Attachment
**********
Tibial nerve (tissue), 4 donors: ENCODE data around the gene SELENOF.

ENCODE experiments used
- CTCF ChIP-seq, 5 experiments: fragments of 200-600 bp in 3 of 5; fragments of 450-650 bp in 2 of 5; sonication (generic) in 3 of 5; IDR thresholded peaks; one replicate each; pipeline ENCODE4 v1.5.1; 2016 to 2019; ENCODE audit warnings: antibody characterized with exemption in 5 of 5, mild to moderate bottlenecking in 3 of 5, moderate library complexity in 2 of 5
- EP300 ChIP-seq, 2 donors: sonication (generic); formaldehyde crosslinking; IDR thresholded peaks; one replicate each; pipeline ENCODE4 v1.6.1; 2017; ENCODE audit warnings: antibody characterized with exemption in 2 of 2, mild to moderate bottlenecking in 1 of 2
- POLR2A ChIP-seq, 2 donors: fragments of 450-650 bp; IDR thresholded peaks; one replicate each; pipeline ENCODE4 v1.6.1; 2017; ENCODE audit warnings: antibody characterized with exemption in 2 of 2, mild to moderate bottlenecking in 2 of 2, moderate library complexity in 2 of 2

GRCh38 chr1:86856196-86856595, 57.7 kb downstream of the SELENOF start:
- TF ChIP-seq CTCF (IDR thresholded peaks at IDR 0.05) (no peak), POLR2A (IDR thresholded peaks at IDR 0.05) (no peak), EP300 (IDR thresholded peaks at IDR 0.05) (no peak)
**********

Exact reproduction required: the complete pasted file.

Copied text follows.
Tibial nerve (tissue), 4 donors: ENCODE data around the gene SELENOF.

ENCODE experiments used
- CTCF ChIP-seq, 5 experiments: fragments of 200-600 bp in 3 of 5; fragments of 450-650 bp in 2 of 5; sonication (generic) in 3 of 5; IDR thresholded peaks; one replicate each; pipeline ENCODE4 v1.5.1; 2016 to 2019; ENCODE audit warnings: antibody characterized with exemption in 5 of 5, mild to moderate bottlenecking in 3 of 5, moderate library complexity in 2 of 5
- EP300 ChIP-seq, 2 donors: sonication (generic); formaldehyde crosslinking; IDR thresholded peaks; one replicate each; pipeline ENCODE4 v1.6.1; 2017; ENCODE audit warnings: antibody characterized with exemption in 2 of 2, mild to moderate bottlenecking in 1 of 2
- POLR2A ChIP-seq, 2 donors: fragments of 450-650 bp; IDR thresholded peaks; one replicate each; pipeline ENCODE4 v1.6.1; 2017; ENCODE audit warnings: antibody characterized with exemption in 2 of 2, mild to moderate bottlenecking in 2 of 2, moderate library complexity in 2 of 2

GRCh38 chr1:86856196-86856595, 57.7 kb downstream of the SELENOF start:
- TF ChIP-seq CTCF (IDR thresholded peaks at IDR 0.05) (no peak), POLR2A (IDR thresholded peaks at IDR 0.05) (no peak), EP300 (IDR thresholded peaks at IDR 0.05) (no peak)